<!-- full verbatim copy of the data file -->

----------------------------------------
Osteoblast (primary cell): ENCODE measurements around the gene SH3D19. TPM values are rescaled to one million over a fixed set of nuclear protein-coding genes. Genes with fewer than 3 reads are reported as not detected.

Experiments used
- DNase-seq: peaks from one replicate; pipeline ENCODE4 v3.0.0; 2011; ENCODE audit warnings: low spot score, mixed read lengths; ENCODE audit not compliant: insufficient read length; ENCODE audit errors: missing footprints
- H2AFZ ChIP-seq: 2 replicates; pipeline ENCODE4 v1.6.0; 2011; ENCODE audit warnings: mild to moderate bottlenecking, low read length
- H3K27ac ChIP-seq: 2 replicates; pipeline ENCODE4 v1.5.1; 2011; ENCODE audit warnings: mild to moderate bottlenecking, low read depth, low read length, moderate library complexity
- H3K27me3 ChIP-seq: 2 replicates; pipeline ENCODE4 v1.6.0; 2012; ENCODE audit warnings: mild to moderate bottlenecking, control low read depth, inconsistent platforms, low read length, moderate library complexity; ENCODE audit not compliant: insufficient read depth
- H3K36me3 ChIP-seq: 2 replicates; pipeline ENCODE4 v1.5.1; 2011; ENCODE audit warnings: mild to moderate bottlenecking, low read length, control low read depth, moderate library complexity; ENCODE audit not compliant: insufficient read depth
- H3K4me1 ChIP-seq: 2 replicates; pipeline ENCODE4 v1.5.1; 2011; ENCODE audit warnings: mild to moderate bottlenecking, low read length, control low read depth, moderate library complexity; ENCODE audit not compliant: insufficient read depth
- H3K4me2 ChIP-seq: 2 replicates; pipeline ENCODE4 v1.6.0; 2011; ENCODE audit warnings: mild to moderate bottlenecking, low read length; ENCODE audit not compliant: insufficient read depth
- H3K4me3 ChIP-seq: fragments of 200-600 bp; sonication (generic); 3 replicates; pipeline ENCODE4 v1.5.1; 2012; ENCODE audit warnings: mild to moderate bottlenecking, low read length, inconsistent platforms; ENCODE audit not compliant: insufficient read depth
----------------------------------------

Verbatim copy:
Osteoblast (primary cell): ENCODE measurements around the gene SH3D19. TPM values are rescaled to one million over a fixed set of nuclear protein-coding genes. Genes with fewer than 3 reads are reported as not detected.

Experiments used
- DNase-seq: peaks from one replicate; pipeline ENCODE4 v3.0.0; 2011; ENCODE audit warnings: low spot score, mixed read lengths; ENCODE audit not compliant: insufficient read length; ENCODE audit errors: missing footprints
- H2AFZ ChIP-seq: 2 replicates; pipeline ENCODE4 v1.6.0; 2011; ENCODE audit warnings: mild to moderate bottlenecking, low read length
- H3K27ac ChIP-seq: 2 replicates; pipeline ENCODE4 v1.5.1; 2011; ENCODE audit warnings: mild to moderate bottlenecking, low read depth, low read length, moderate library complexity
- H3K27me3 ChIP-seq: 2 replicates; pipeline ENCODE4 v1.6.0; 2012; ENCODE audit warnings: mild to moderate bottlenecking, control low read depth, inconsistent platforms, low read length, moderate library complexity; ENCODE audit not compliant: insufficient read depth
- H3K36me3 ChIP-seq: 2 replicates; pipeline ENCODE4 v1.5.1; 2011; ENCODE audit warnings: mild to moderate bottlenecking, low read length, control low read depth, moderate library complexity; ENCODE audit not compliant: insufficient read depth
- H3K4me1 ChIP-seq: 2 replicates; pipeline ENCODE4 v1.5.1; 2011; ENCODE audit warnings: mild to moderate bottlenecking, low read length, control low read depth, moderate library complexity; ENCODE audit not compliant: insufficient read depth
- H3K4me2 ChIP-seq: 2 replicates; pipeline ENCODE4 v1.6.0; 2011; ENCODE audit warnings: mild to moderate bottlenecking, low read length; ENCODE audit not compliant: insufficient read depth
- H3K4me3 ChIP-seq: fragments of 200-600 bp; sonication (generic); 3 replicates; pipeline ENCODE4 v1.5.1; 2012; ENCODE audit warnings: mild to moderate bottlenecking, low read length, inconsistent platforms; ENCODE audit not compliant: insufficient read depth